Axa Asia-Pacific Holdings has outlined its future commitment to the region by announcing that it plans to expand its business in Asia, and by 2008, double it enterprise value to A$8 billion ($6.13 billion).

At its annual strategy briefing to analysts, the Melbourne-based financial services provider listed six targets that it aims to achieve by 2008 as well as the challenges that may impede those projections..

Known as its Asia 6 strategy, the first point of the projection sends the message that it plans to more than double the value of new business to $230 million, which it claims will ensure a focus on pricing, product design and profitability.

Secondly, it plans to grow total inflows by 2.5 times to around $3.1 billion by 2008. In 2004, gross inflows from Hong Kong and South East Asia and China totalled $1.2 billion, consisting of total premium income for all lines of insurance business, gross inflows into wealth management products and services and gross flows into its advice businesses.

The third point focuses on growing its new business index (100% of new premium sales plus 10% of single premiums) from the present figure of A$270 million to A$700 million by 2008. While the fourth step relates to cost efficiency and by 2008, reducing the management expense ratio (the same criterion as the third strategy point) to below 5% for Hong Kong and below 20% for China and South East Asia.

The final pieces of medium term strategy stresses the improvement of 13-month persistency ratios, an aggregate lead indicator of overall performance across the regional portfolio, to 80% from the current 77%, and finally, to build upon staff quality.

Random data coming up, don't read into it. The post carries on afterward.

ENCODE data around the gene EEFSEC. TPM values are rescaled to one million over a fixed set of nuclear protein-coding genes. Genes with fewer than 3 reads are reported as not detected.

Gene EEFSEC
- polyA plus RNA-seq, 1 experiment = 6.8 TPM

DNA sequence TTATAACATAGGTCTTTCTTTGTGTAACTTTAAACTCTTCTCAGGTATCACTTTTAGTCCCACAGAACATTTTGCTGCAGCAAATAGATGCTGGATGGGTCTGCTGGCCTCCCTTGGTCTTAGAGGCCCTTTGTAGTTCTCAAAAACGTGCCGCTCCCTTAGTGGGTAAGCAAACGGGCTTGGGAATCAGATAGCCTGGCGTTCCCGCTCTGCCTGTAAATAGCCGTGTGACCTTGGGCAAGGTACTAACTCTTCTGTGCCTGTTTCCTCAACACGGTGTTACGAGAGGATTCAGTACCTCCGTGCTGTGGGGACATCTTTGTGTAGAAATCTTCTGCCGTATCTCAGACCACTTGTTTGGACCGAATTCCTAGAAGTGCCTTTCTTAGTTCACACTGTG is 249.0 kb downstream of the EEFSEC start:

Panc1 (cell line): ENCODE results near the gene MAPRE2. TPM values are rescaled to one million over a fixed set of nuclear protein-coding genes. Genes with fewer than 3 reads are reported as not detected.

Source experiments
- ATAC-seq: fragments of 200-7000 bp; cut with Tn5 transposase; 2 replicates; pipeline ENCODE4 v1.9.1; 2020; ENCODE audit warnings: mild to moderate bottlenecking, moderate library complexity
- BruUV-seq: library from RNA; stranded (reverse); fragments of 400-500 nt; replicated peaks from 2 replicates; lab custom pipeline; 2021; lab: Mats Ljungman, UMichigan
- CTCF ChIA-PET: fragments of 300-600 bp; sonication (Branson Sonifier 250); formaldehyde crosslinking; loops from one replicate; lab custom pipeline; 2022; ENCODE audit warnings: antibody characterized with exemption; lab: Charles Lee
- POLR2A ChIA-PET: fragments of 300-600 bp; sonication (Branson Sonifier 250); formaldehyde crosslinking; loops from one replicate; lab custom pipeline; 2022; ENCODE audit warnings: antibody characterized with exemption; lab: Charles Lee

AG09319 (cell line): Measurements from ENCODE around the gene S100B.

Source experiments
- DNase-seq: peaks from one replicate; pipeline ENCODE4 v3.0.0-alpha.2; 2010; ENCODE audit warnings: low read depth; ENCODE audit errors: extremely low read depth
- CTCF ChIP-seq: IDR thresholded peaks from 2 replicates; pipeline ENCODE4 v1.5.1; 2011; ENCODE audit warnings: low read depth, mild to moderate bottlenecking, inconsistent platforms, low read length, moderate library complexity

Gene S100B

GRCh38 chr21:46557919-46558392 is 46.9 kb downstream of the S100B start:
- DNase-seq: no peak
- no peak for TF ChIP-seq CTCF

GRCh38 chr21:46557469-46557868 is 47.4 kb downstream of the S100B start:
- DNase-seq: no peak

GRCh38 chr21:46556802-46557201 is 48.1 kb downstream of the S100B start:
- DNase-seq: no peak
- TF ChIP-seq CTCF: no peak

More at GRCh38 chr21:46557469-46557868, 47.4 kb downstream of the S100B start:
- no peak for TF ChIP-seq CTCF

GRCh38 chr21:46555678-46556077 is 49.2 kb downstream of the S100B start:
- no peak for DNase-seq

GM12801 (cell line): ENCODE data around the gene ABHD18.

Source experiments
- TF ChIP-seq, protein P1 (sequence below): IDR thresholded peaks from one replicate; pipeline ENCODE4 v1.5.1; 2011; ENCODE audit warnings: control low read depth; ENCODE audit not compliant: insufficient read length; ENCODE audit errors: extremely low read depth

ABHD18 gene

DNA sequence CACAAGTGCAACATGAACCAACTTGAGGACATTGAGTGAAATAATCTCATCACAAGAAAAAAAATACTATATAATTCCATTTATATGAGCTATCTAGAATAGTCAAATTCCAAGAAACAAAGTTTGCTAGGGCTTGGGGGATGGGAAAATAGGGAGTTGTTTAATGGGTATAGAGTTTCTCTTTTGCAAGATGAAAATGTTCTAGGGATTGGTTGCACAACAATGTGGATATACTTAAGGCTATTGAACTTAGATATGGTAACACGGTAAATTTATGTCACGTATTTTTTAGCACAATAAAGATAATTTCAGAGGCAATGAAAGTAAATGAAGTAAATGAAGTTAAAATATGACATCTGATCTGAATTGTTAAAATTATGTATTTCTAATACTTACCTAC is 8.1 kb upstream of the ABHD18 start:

According to Mark Pearson, regional chief executive, Asia offers significant growth opportunities in the short and long term, a fact seemingly backed up by the relative immaturity of the financial services industry in less developed markets in the region and the firm’s close to 37% year-on-year growth in total premiums for China and South East Asia in 2004.

“We've repositioned ourselves and strengthened over the last four years and are well placed to benefit from these growing opportunities,” he says.

The challenges it faces include recruiting, developing and retaining high quality local managers, operating profitably in markets where regulators control product pricing and building scale in emerging wealth management markets.

However, Axa also highlights maximizing value of existing distribution channels, growing bancassurance capabilities and gaining scale in the emerging wealth management markets as aiding the process and making the targets a closer reality.  

The new direction unveiled by the financial services firm comes several months after French parent company Axa SA launched a failed takeover attempt for the remaining shares Asia-Pacific arm, using the justification that Asian investments were being negatively influenced because of the constraints of its Australian listing. At the time Axa SA held 51.8% of the regional arm and bids to require the remainder fell apart when Axa Asia-Pacific rejected its parent’s final offer of A$4.05 per share.